A few days after print publication, Knight's syndicated newspaper column, which moves twice a week, will be posted. The most recent will appear at the top.

Sunday, July 24, 2016

Rural-area hospitals threatened by corporate priorities

Bill Knight column for Thursday, Friday or Saturday, July, 21, 22 or 23

When the 94-bed St. Mary’s hospital in Streator, Ill., shut down in January, it was devastating to residents of Livingston and LaSalle Counties, but as a medical center serving a predominantly rural population, it may have been an example of two troubling trends.

First, 72 rural hospitals closed between January 2010 and April 2016, according to the Cecil G. Sheps Center for Health Services Research at the University of North Carolina. (The number of such hospital closures has increased each year since the Great Recession of 2008-09.) More shocking, perhaps, is that corporations’ business plans, not local needs, are driving many hospital closures, according to a new report looking why communities lost their hospitals and what happened afterward.

“A Look at Rural Hospital Closures and Implications for Access to Care: Three Case Studies,” from the Kaiser Family Foundation, reports, “The number of rural hospital closures has increased significantly in recent years. This trend is expected to continue, raising questions about the impact the closures will have on rural communities’ access to health care services.”

The report also finds that large, corporate hospital operators have closed rural health-care facilities based on their business interests, with little consideration of community needs or public input.

The study focuses on three communities that last year lost hospitals – hospitals that served rural areas: Mercy Hospital in Independence, Kan.; Parkway Regional Hospital in Fulton, Ky.; and Marlboro Park Hospital in Bennettsville, S.C.

“The large health systems that owned and managed the hospitals [that closed] made the decision to close … based not on community needs but on corporate business considerations that favored other hospitals in their system over the ones they closed,” says the report, written by Urban Institute senior research associate Jane Wishner, plus Patricia Solleveld, Robin Rudowitz, Julia Paradise and Larisa Antonisse. “Typically, there was little or no local process of consultations or public input.”

Using interviews with stakeholders and public records, researchers heard that corporations owning medical centers in Fulton and Bennettsville spent money on improvements for nearby hospitals that they also owned instead of investing in local hospitals.

In Kentucky, local leaders tried to work with for-profit owner Community Health Systems to find other providers to continue services at the hospital, the report says, “but CHS rejected this offer, likely, to preempt competition for patients in the county.”

CHS also restricted the use of the hospital, Kaiser says, noting, “It permitted no acute-care facility to operate there – an action that one respondent said ‘strangled’ the community’s access to local health-care services.”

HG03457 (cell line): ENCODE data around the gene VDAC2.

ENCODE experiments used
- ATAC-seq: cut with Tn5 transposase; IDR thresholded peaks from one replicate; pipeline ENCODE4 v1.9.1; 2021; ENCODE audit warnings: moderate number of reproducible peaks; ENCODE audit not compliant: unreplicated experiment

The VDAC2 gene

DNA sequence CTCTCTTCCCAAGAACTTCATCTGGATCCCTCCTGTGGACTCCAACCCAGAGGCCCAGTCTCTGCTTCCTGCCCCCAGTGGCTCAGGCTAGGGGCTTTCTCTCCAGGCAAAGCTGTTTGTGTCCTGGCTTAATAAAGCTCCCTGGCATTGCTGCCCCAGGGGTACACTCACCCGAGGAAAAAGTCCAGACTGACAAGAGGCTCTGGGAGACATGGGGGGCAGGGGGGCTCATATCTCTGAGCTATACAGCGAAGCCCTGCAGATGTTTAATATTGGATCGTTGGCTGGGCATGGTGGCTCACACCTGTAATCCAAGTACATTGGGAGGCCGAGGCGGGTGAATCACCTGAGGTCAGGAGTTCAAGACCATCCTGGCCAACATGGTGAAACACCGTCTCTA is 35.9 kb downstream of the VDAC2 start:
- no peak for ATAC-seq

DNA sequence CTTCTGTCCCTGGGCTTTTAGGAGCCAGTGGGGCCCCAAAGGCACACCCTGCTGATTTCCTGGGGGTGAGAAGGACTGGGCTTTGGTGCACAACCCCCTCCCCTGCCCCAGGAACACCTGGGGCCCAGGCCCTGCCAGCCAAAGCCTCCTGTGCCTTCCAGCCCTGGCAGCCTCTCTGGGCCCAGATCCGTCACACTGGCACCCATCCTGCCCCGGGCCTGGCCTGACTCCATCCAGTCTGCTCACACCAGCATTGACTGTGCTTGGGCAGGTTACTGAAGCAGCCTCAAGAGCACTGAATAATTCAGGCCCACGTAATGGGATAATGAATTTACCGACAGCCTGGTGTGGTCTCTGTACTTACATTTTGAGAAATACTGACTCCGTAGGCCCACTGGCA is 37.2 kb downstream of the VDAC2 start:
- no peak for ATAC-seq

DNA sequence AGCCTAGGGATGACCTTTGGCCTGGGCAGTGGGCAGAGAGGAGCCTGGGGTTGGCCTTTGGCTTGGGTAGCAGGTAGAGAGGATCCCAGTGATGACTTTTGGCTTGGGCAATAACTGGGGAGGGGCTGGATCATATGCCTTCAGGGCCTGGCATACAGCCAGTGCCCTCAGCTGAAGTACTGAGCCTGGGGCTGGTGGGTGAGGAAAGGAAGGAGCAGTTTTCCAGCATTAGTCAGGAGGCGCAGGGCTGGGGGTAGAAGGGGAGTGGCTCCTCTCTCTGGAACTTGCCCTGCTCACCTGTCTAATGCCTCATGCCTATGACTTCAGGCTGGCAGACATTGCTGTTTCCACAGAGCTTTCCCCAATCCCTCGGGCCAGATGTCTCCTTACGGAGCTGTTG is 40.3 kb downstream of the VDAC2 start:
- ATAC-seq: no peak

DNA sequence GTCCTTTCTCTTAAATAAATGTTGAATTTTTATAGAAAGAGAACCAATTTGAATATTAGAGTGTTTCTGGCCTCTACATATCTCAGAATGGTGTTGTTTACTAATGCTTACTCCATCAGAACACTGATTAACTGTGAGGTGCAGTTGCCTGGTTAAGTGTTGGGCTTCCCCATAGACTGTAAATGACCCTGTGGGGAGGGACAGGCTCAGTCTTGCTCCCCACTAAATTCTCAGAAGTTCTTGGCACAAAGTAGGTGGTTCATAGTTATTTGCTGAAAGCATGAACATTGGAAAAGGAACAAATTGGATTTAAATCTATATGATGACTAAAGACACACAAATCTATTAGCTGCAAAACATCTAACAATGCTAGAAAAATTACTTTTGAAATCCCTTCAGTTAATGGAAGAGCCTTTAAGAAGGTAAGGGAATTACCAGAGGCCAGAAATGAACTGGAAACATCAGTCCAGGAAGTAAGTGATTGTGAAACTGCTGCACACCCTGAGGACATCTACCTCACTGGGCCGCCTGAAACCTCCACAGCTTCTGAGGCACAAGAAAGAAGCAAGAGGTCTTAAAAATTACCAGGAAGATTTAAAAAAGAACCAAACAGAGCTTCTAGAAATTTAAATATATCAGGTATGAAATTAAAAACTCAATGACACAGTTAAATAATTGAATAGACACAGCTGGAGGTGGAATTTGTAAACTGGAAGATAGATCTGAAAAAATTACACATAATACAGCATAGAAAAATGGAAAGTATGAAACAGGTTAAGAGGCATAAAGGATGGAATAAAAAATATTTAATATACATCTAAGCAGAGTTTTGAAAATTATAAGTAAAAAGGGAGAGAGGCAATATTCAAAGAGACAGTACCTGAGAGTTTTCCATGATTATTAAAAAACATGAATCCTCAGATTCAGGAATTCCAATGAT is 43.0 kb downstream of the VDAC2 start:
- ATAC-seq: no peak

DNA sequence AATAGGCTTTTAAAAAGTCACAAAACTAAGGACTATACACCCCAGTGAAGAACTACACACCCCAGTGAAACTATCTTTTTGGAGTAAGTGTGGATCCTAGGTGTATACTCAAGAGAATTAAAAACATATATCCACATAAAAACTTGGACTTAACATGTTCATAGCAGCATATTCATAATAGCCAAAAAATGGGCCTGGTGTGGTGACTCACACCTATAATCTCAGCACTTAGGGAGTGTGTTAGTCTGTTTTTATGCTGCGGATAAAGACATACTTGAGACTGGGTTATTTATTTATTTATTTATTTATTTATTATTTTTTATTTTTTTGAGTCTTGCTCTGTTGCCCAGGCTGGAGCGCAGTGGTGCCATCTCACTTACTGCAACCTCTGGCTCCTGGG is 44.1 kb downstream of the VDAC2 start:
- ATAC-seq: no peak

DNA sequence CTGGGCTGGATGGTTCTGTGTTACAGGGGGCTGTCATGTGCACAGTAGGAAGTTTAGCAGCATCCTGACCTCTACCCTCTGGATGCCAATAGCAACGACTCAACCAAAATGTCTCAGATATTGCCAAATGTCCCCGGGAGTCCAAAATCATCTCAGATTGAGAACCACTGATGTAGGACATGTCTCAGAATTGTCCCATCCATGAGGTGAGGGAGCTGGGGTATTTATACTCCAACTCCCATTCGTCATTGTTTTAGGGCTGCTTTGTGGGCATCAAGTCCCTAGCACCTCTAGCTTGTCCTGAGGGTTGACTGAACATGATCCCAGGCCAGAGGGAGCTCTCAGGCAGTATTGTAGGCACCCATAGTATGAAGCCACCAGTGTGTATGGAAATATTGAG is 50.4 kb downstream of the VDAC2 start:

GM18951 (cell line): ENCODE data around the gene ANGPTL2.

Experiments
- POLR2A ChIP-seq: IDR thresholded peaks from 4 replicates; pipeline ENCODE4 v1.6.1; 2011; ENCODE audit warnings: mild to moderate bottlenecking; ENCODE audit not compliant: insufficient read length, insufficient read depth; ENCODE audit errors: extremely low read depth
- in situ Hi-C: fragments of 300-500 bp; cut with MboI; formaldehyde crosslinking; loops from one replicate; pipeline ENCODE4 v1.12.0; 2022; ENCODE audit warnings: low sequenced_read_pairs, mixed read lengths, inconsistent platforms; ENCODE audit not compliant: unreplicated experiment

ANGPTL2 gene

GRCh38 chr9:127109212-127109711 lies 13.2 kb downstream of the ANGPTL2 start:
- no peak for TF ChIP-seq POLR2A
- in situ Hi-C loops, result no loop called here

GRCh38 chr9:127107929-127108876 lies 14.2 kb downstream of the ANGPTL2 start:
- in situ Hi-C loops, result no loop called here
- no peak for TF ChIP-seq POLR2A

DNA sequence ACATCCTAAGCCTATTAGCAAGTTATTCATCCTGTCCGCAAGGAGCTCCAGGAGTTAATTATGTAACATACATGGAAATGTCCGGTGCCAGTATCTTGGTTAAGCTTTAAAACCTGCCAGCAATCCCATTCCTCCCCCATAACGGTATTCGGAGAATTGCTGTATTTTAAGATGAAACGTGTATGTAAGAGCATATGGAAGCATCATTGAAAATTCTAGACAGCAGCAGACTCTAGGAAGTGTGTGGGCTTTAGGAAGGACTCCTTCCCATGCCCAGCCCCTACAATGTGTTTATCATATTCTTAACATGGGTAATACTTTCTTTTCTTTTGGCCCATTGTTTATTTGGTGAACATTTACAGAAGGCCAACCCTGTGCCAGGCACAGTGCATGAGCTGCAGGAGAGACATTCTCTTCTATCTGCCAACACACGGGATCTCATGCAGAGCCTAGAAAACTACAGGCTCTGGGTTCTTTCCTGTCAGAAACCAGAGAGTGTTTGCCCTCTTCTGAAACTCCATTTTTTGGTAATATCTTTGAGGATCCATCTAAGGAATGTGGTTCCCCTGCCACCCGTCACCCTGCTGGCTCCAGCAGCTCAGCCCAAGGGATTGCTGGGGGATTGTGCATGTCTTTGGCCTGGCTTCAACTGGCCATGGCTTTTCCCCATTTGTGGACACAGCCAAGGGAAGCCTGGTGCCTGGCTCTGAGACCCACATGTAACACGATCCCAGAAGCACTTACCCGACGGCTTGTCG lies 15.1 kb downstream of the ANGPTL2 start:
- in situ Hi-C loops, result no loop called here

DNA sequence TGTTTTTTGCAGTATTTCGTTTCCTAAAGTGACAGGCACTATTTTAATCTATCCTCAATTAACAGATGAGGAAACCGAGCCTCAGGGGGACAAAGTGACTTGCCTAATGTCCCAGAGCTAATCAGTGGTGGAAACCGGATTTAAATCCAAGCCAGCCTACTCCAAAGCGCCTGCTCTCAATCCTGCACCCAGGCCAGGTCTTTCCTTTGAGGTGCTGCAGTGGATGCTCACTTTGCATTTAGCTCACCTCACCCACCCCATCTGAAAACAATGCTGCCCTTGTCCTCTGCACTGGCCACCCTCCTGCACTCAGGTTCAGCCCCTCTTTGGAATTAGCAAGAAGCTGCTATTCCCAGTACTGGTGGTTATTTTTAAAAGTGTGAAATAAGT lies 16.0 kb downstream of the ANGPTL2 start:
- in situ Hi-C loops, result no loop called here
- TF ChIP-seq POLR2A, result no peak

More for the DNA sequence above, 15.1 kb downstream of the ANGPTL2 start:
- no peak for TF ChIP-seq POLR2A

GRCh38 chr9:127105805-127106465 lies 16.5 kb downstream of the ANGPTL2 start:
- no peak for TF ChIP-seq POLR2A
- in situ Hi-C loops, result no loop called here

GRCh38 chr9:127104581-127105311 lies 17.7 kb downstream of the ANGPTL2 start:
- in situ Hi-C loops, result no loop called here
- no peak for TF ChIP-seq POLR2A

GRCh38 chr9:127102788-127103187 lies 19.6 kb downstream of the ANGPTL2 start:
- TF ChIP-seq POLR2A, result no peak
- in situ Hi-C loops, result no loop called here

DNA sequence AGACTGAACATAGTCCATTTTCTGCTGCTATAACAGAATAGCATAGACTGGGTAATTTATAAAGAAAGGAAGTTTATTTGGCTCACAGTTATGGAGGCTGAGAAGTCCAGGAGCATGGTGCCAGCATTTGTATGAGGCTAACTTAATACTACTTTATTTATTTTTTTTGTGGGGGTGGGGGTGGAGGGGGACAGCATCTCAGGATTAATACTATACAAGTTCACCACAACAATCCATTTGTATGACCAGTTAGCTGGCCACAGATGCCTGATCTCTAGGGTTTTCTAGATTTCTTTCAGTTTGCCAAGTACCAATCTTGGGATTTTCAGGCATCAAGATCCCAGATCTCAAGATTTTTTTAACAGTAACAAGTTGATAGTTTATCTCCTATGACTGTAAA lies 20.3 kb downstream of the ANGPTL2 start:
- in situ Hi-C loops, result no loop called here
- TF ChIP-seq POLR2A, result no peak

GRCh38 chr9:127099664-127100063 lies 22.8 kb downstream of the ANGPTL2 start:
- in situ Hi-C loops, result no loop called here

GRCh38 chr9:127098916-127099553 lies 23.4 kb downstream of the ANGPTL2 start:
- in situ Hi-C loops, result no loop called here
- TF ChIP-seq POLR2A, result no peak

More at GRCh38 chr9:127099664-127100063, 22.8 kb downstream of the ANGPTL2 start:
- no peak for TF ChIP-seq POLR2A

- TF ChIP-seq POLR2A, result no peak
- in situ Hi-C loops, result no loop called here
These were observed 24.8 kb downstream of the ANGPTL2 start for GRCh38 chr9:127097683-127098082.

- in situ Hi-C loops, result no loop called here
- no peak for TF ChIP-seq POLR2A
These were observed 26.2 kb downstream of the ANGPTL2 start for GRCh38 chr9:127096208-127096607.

In Independence, the Mercy Health system, a nonprofit, spent funds to repair its hospital 75 miles away in Joplin, Mo., damaged by a tornado. While rebuilding that facility, the company “ ‘lost its focus’ on the smaller Mercy Hospital in Independence,” the report says.

Hospital owners shifted their focus away from serving their rural communities and showed a “lack of consideration or planning for the impact on the community.”

Other factors influenced such unpopular decisions, the report says, including social and economic issues such as poverty rates, lack of insurance, and frequent use of Medicare or Medicaid programs. Also, patients using private insurance – which can reimburse hospitals more – started using other facilities, “weakening the hospital’s payer mix and also reinforcing local perceptions that the local hospital was of low or poor quality.” Plus, each of the three hospitals studied was near larger hospitals, which increased competition for patients and payers, and rural hospitals have been slow to change to a shift in medical priorities. (One South Carolina stakeholder said, “We used to pay hospitals to keep patients in; now we pay to keep them out.”)

Others blamed local leadership.

“Local residents and public officials often lack the expertise or experience needed to negotiate with large corporate health systems and have limited understanding of the transformations taking place in health care delivery or payment systems widely,” the report says.

This is a major problem since about half of the country’s 5,000 short-term, acute-care hospitals are in rural areas, and closing that kind of hospital hurts rural communities in key ways, the report says: reducing access to emergency care, losing physicians and other health-care providers, requiring patients to travel farther for care or do without, losing jobs, and making it difficult to attract employers.

Communities with substantial rural residents should anticipate such pressures, and must plan to fight corporate business models that sacrifice patient care for profits.

[PICTURED: Graphic from Kaiser Health News.]

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